Narrative Performance of Gifted African American School-Aged Children From Low-Income Backgrounds Purpose This study investigated classroom differences in the narrative performance of school-age African American English (AAE)-speaking children in gifted and general education classrooms. Method Forty-three children, Grades 2–5, each generated fictional narratives in response to the book Frog, Where Are You? (Mayer, 1969). Differences in performance on traditional ... Research Article
Research Article  |   February 01, 2015
Narrative Performance of Gifted African American School-Aged Children From Low-Income Backgrounds
 
Author Affiliations & Notes
  • Monique T. Mills
    The Ohio State University, Columbus
  • Disclosure: The author has declared that no competing interests existed at the time of publication.
    Disclosure: The author has declared that no competing interests existed at the time of publication.×
  • Correspondence to Monique T. Mills: mills.298@osu.edu
  • Editor: Krista Wilkinson
    Editor: Krista Wilkinson×
  • Associate Editor: RaMonda Horton
    Associate Editor: RaMonda Horton×
Article Information
Cultural & Linguistic Diversity / School-Based Settings / Research Articles
Research Article   |   February 01, 2015
Narrative Performance of Gifted African American School-Aged Children From Low-Income Backgrounds
American Journal of Speech-Language Pathology, February 2015, Vol. 24, 36-46. doi:10.1044/2014_AJSLP-13-0150
History: Received December 17, 2013 , Revised May 13, 2014 , Accepted October 7, 2014
 
American Journal of Speech-Language Pathology, February 2015, Vol. 24, 36-46. doi:10.1044/2014_AJSLP-13-0150
History: Received December 17, 2013; Revised May 13, 2014; Accepted October 7, 2014
Web of Science® Times Cited: 4

Purpose This study investigated classroom differences in the narrative performance of school-age African American English (AAE)-speaking children in gifted and general education classrooms.

Method Forty-three children, Grades 2–5, each generated fictional narratives in response to the book Frog, Where Are You? (Mayer, 1969). Differences in performance on traditional narrative measures (total number of communication units [C-units], number of different words, and mean length of utterance in words) and on AAE production (dialect density measure) between children in gifted and general education classrooms were examined.

Results There were no classroom-based differences in total number of C-units, number of different words, and mean length of utterance in words. Children in gifted education classrooms produced narratives with lower dialect density than did children in general educated classrooms. Direct logistic regression assessed whether narrative dialect density measure scores offered additional information about giftedness beyond scores on the Peabody Picture Vocabulary Test–Fourth Edition (Dunn & Dunn, 2007), a standard measure of language ability. Results indicated that a model with only Peabody Picture Vocabulary Test–Fourth Edition scores best discriminated children in the 2 classrooms.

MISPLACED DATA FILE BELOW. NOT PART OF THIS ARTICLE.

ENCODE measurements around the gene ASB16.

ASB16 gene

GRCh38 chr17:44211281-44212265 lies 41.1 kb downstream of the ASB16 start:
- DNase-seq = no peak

Conclusion African American children across gifted and general education classrooms produce fictional narratives of similar length, lexical diversity, and syntax complexity. However, African American children in gifted education classrooms may produce lower rates of AAE and perform better on standard measures of vocabulary than those in general education classrooms.

Acknowledgments
I am thankful for funding support. Data collection for this research study was supported by the Diversifying Higher Education Faculty in Illinois Program. Secondary data analysis was supported by Grant T32HD007489 from the Eunice Kennedy Shriver National Institute of Child Health and Human Development and by a research grant from the University of Wisconsin System Institute on Race and Ethnicity. I am also grateful to the child participants, to the parents for granting permission, and to the school staff for creating space for data collection. Gratitude is extended to the research assistants who helped code narrative data. The analytic procedures of this study were approved by the Behavioral and Social Sciences Institutional Review Board at The Ohio State University.
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